You might know that incubo is the Italian word for a bad dream, or nightmare.
– stanotte ho avuto un incubo
– I had a nightmare last night
Un incubo notturno literally translates as something more like a “night terror” or “night fear”; one Italian dictionary defines un incubo as a “dream that causes a state of anguished oppression.”
This word sounds so much more sinister than a plain old english “nightmare”, probably because it derives from the Latin incubo: “nightmare, one who lies down on (the sleeper),” and is a relative of incubus, the name of a legendary evil spirit once thought to crush sleepers, triggering terrible nightmares.
In waking hours too, un incubo is today “a reason for assiduous, intolerable worry or distress, often prolonged over time.”
That's why l'incubo can also be used to mean a horror or fear – and not necessarily of evil spirits or things that go bump in the night.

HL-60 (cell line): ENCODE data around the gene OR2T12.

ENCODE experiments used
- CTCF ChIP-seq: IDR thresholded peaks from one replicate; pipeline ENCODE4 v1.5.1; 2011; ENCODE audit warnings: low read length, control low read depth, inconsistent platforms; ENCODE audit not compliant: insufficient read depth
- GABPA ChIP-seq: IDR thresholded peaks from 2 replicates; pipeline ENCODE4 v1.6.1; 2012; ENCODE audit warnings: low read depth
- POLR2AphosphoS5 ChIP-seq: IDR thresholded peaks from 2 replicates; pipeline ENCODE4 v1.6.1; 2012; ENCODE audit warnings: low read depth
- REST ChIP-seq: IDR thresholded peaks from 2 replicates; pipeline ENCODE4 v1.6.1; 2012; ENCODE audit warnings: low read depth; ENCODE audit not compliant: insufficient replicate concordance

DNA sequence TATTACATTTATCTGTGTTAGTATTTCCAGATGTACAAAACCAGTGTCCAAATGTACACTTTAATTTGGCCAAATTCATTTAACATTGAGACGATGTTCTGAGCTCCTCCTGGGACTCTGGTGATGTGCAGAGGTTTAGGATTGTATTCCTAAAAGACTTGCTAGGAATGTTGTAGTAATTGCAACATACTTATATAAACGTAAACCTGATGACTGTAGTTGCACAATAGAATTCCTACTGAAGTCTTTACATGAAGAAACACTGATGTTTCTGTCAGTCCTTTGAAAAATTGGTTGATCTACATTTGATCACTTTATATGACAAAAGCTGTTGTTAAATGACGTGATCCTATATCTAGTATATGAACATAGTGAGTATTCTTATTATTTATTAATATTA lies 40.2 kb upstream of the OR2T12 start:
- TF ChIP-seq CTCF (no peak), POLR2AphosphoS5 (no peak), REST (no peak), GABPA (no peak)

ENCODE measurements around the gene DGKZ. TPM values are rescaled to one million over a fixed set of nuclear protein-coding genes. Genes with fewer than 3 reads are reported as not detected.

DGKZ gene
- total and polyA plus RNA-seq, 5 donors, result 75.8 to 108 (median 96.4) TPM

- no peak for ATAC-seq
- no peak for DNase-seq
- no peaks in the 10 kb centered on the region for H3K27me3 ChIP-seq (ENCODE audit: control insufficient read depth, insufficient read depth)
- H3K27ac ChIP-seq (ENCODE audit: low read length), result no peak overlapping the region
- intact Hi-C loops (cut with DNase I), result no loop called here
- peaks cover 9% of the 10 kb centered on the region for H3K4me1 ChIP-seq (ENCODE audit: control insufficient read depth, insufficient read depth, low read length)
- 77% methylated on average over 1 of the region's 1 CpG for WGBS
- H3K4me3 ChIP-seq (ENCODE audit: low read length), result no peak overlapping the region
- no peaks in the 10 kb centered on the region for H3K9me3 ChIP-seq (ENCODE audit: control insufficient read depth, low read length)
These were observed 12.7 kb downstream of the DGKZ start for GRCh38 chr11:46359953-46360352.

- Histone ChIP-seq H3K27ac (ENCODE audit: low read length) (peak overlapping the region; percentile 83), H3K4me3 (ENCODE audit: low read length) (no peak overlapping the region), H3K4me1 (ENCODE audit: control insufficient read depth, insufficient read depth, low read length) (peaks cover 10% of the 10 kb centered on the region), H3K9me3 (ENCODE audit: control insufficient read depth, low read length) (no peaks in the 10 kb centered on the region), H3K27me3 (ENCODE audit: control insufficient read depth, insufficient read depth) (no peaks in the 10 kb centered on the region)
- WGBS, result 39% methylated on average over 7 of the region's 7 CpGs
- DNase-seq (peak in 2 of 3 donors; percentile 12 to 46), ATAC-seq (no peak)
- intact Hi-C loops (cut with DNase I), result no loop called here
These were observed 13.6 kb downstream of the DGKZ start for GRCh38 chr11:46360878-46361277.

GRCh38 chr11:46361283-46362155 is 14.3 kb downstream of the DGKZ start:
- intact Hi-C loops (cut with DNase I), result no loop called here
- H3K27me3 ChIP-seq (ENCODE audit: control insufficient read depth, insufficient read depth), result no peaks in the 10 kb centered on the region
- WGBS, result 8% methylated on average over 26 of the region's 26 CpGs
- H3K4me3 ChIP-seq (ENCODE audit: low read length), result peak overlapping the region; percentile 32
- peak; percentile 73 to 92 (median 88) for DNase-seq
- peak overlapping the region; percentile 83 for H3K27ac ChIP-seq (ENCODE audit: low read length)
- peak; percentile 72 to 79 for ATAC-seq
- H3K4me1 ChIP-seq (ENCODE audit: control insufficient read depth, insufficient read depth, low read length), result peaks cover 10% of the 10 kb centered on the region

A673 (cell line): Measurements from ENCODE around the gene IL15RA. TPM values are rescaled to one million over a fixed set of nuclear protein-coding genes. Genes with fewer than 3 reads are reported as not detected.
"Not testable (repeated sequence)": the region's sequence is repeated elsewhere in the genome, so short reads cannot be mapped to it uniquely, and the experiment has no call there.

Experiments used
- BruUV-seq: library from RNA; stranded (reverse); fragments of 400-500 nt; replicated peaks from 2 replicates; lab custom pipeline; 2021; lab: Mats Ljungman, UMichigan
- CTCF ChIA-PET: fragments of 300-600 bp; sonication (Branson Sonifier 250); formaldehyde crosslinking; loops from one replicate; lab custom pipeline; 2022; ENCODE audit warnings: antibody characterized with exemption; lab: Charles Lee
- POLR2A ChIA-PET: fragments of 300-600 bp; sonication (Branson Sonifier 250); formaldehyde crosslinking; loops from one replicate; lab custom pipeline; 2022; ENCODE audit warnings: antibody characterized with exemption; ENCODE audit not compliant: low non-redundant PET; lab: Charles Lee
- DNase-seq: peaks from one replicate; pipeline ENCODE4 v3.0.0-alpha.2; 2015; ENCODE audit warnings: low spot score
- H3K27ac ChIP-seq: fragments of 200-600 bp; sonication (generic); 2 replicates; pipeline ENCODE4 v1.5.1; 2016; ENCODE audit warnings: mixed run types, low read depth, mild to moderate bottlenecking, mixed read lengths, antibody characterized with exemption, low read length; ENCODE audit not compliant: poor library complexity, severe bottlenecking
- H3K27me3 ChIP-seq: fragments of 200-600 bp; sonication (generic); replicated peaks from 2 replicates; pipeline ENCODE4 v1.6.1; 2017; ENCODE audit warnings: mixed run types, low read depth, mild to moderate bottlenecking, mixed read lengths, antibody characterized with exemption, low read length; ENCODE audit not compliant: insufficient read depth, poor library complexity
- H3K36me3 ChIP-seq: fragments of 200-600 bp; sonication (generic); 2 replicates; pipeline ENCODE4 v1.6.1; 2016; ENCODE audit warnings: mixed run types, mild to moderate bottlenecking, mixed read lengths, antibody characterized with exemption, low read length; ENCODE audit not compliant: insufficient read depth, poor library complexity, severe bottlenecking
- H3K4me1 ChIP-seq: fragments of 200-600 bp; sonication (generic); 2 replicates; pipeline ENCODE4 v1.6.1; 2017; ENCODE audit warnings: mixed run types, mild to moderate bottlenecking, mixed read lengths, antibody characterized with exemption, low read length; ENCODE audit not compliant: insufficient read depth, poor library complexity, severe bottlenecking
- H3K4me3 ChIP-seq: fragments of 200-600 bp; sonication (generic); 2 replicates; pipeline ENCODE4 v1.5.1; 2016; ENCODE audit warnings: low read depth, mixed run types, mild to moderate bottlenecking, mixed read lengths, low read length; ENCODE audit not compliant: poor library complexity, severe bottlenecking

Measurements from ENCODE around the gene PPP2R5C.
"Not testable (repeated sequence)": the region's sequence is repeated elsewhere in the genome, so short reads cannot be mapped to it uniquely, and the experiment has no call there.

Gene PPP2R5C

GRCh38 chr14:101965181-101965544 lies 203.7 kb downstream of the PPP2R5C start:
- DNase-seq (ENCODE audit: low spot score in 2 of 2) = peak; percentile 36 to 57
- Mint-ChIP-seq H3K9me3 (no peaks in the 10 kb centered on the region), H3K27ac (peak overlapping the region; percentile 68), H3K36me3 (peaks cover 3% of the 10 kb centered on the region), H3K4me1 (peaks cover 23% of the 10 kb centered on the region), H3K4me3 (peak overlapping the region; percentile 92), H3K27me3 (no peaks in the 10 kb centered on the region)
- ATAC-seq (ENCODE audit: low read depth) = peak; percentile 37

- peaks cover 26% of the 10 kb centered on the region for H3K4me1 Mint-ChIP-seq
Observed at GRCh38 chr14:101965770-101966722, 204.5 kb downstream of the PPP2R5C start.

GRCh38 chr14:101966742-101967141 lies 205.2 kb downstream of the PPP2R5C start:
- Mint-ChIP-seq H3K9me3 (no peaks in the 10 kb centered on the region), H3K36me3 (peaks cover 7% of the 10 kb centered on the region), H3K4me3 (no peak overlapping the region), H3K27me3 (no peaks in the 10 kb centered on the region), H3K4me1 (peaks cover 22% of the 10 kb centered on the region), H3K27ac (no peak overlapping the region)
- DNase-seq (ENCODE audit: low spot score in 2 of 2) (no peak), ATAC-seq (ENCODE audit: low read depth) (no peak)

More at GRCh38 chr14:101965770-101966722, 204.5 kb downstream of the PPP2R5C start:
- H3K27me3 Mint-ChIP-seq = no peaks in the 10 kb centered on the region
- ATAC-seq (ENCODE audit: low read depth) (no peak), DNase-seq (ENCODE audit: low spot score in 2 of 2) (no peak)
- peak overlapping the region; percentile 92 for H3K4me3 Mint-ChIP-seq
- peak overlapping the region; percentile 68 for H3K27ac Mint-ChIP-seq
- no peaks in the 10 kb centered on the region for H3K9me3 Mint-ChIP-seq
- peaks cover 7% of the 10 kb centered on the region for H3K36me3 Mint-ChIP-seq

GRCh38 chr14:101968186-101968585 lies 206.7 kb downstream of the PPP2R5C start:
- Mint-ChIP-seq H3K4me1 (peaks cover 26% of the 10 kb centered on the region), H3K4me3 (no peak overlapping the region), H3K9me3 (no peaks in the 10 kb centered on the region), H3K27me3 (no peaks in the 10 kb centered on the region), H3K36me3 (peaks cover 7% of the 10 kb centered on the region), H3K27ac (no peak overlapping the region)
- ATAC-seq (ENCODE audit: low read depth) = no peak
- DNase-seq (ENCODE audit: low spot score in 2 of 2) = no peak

– Ha l’incubo di ingrassare.
– She has a great fear of getting fat.
– ho l'incubo degli esami
– exams are a nightmare for me
As you can see, in this case, you need to use the verb avere + l'incubo to express that you “have” a fear or horror of the thing in question.
It's also used in the same figurative ways we'd use “nightmare” in English.
If you want to say that someone is difficult, or a pain in the neck, you could use this phrase:
– Quell’uomo è un incubo!
– That man is a nightmare!
We can use it to talk about nightmarish situations, too:
– Sto vivendo un incubo!
– I'm having an awful day! (This rather dramatic Italian phrase literally translates as “I'm living a nightmare!”)
If studying Italian ever feels like a nightmare, we hope these daily lessons will help.
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